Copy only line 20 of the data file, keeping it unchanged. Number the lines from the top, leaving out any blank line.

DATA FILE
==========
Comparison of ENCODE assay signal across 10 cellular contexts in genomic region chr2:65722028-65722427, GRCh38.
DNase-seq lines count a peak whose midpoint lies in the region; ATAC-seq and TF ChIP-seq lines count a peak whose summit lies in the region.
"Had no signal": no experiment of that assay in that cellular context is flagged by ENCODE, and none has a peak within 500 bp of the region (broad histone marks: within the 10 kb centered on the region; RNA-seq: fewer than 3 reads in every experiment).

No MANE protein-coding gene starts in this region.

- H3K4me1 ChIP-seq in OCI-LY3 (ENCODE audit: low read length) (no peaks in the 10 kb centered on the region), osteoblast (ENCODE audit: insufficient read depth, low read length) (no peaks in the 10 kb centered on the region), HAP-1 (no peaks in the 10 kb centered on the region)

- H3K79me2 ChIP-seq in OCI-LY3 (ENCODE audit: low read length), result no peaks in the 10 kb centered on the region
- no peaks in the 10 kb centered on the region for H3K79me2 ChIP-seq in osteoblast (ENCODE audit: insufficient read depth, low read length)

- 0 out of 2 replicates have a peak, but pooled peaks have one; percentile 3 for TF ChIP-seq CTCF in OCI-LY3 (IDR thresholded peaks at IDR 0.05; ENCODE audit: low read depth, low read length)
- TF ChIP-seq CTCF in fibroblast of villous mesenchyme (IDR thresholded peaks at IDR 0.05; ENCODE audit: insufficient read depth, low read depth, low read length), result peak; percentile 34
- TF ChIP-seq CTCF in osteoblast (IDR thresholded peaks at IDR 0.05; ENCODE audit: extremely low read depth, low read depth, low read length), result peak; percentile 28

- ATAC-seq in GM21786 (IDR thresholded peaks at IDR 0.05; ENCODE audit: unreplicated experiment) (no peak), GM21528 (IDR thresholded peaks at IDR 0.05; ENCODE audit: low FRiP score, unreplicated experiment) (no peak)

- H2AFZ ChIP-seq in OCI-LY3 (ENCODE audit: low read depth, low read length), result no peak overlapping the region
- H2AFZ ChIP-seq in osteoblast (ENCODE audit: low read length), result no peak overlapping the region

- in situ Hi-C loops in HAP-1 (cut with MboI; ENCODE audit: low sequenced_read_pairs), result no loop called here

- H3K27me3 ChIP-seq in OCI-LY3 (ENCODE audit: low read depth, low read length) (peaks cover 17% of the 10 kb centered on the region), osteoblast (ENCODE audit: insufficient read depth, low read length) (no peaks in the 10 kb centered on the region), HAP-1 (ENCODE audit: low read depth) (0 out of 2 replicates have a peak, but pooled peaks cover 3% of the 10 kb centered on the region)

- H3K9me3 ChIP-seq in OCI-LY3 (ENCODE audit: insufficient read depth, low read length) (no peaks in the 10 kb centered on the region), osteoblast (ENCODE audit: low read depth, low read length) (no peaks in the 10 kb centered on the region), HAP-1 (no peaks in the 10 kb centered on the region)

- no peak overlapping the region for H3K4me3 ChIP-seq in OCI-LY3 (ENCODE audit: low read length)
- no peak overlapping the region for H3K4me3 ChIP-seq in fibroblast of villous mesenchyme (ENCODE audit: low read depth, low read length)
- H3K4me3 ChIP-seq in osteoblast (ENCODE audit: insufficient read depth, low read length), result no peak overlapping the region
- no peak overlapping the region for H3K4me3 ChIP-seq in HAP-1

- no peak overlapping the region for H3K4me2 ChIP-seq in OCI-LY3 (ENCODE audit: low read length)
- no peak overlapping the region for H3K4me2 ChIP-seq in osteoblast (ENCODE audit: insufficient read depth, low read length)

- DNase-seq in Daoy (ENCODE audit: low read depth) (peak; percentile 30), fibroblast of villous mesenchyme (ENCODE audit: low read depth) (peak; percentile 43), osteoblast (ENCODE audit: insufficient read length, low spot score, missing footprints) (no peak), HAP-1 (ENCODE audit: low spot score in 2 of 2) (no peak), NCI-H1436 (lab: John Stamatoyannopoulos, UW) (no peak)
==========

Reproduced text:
- no peak overlapping the region for H3K4me3 ChIP-seq in HAP-1